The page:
Do you struggle with tinnitus? Are you in need of finding a pair of hearing aids specifically for your condition? In this article, we discuss what tinnitus is, it causes, how it’s treated, and the best hearing aids for tinnitus you can purchase today.
What is Tinnitus?
Tinnitus is any kind of noise a person hears that is not present in the environment or attributable to an external source. It is often described as a ringing, roaring, humming, or buzzing, but others experience more melodic forms. It is normal to have transient episodes of tinnitus, either following exposure to loud noise (such as attending a concert) or simply out of the blue. Some individuals, though, experience constant tinnitus, which can be quite distracting and bothersome.
The most common cause of tinnitus is hearing loss, though other causes include certain medications, stress, head trauma, excessive ear wax, or some medical conditions. It is estimated that about 10-15% of the population experiences constant tinnitus, and at least 80% of those individuals also have some measurable degree of hearing loss.
Tinnitus has been linked to the limbic system of the brain, meaning that it is highly correlated to your emotional state. Simply put, the more you focus on or stress about your tinnitus, the worse it gets. For this reason, a common recommendation for people who suffer from tinnitus is to avoid being in complete quiet because that is when the tinnitus is most noticeable. For some people, this means putting music on while they work or sleeping with a sound machine. Any other actions you can take to distract yourself from the tinnitus or, at the very least, lower your stress response to it will be beneficial.
What Causes Tinnitus, and How is it Treated?
Because the most common cause of tinnitus is hearing loss, a very typical recommendation is to try some of the best hearing aids for tinnitus options available in the market first. Often introducing amplification, particularly in the high-frequency sounds that the patient has likely been missing, is enough to compensate for the tinnitus.
Patients who suffer from noise-induced hearing loss, for example, typically present with a very specific pattern of their hearing loss, and it is very common for this group to report tinnitus in addition to their hearing difficulties. Often a binaural hearing aid fitting is enough to provide both better hearing and tinnitus relief, though many will still rely on a sound machine for sleep when their hearing aids have been removed.
Some hearing aid manufacturers do offer specific programs for tinnitus, which involve playing a low-level sound through the hearing aids in addition to the prescribed amount of gain. This low-level sound, which could be anything from static to a melody, is referred to as a “tinnitus masker” because it is something additional that is perceived as less bothersome and easier to ignore than the tinnitus itself.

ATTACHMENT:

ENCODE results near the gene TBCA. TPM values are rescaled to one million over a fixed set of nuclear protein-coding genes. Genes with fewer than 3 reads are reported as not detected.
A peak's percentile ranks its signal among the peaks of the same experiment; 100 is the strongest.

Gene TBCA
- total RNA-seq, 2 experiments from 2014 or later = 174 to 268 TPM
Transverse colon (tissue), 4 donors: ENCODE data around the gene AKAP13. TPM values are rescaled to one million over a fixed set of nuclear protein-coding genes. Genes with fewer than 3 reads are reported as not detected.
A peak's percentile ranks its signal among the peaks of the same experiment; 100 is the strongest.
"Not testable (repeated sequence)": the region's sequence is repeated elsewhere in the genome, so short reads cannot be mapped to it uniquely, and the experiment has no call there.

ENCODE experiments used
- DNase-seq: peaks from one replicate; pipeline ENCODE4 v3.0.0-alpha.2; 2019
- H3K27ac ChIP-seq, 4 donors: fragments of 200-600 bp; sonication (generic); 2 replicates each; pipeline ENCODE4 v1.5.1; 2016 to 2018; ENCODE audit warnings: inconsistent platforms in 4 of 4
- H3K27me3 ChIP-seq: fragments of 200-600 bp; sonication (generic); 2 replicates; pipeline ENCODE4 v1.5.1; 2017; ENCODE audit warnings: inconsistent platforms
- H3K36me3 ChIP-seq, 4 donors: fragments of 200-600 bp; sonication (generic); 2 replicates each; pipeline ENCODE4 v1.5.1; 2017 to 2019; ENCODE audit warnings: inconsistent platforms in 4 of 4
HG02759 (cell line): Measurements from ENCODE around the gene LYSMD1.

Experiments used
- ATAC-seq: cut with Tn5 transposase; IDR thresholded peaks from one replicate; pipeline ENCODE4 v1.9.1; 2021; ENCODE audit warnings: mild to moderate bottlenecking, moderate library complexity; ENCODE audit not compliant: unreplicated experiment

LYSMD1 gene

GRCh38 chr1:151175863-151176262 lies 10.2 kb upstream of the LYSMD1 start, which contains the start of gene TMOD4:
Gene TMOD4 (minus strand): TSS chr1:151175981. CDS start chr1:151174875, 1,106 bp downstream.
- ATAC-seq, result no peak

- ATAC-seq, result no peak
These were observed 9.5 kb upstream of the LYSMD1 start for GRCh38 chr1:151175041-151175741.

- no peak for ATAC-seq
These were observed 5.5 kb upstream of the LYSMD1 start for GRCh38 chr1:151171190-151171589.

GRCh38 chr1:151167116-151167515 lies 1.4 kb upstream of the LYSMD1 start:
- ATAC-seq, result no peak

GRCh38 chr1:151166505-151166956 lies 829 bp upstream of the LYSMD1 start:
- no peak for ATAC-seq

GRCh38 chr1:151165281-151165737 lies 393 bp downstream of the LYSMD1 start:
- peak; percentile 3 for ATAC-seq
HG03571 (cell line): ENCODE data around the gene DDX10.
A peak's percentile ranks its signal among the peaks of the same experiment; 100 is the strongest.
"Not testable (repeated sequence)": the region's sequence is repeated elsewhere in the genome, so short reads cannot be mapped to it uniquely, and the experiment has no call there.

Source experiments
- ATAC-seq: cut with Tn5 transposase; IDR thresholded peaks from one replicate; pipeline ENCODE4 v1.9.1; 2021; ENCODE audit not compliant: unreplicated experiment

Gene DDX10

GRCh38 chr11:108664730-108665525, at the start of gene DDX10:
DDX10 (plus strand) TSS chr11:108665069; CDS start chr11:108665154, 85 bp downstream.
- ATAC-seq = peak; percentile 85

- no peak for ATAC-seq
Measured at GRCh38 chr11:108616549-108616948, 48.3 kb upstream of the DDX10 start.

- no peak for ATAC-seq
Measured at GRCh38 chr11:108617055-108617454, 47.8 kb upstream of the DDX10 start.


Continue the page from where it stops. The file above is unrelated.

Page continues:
It can take some trial and error to determine what tinnitus masker is the most effective. Some audiologists who are specifically trained in addressing tinnitus will work with you to “pitch match” your tinnitus, meaning they will try to identify what your tinnitus sounds like to you in terms of frequency and intensity. From there, they can work with you to listen to different tinnitus masking options to see which are effective at blocking out the tinnitus and which are suitable to listen to during the time when your tinnitus is the most bothersome (which might be all day!) The audiologist may also have you complete a survey, such as the Tinnitus Handicap Inventory (THI), to determine what subjective impact your tinnitus is having on your daily life. This can be repeated after a hearing aid fitting to determine which areas, if any, need improvement.
What Are The Best Hearing Aids For Tinnitus?
There is a good possibility that introducing any amplification when you are suffering from both hearing loss and tinnitus will alleviate both to some extent. That said, there may be certain hearing aids that are more successful than others depending on your lifestyle, hearing needs, tinnitus severity, and aesthetic preferences. Here are ten of the top recommendations for hearing aids for people with tinnitus.
The newest hearing aids from Phonak are suitable for mild to profound hearing loss and are a receiver-in-the-ear (RITE) style that is comfortable and discrete, as well as rechargeable. They have very seamless streaming capabilities, with easy Bluetooth connectivity to any device (not just Apple or Android). The Phonak Tinnitus Balance feature, a sound generator that can be used as a tinnitus masker in conjunction with other tinnitus relief techniques, is available at all technology levels.
The Phonak Lyric is a completely invisible hearing aid that is placed in the ear canal by a specially trained audiologist. It is worn 24 hours a day, seven days a week, for months at a time. Lyric uses a subscription model, where the patient pays for one or two years of Lyric at a time and visits the audiologist to have the devices replaced when needed. Phonak Lyric hearing aids can accommodate mild to moderately severe hearing loss. However, it does lack many of the noise reduction and directional microphone features of traditional hearing aids simply because the entire device is inside the ear canal. That said, for patients who suffer from severe tinnitus, this style can be ideal because the devices stay on all the time, including during sleep.
Affordable Alternative to Phonak Lyric: Phonak Virto Paradise
The newest hearing aid from Oticon is available in receiver-in-the-ear (RITE) or behind-the-ear (BTE) styles and is suitable for mild to profound hearing loss. There are rechargeable models as well as streaming from Apple products and some Android devices. The Oticon Tinnitus SoundSupport feature is available in all technology levels, and the masking noise can be manually adjusted by the patient in Oticon’s proprietary app.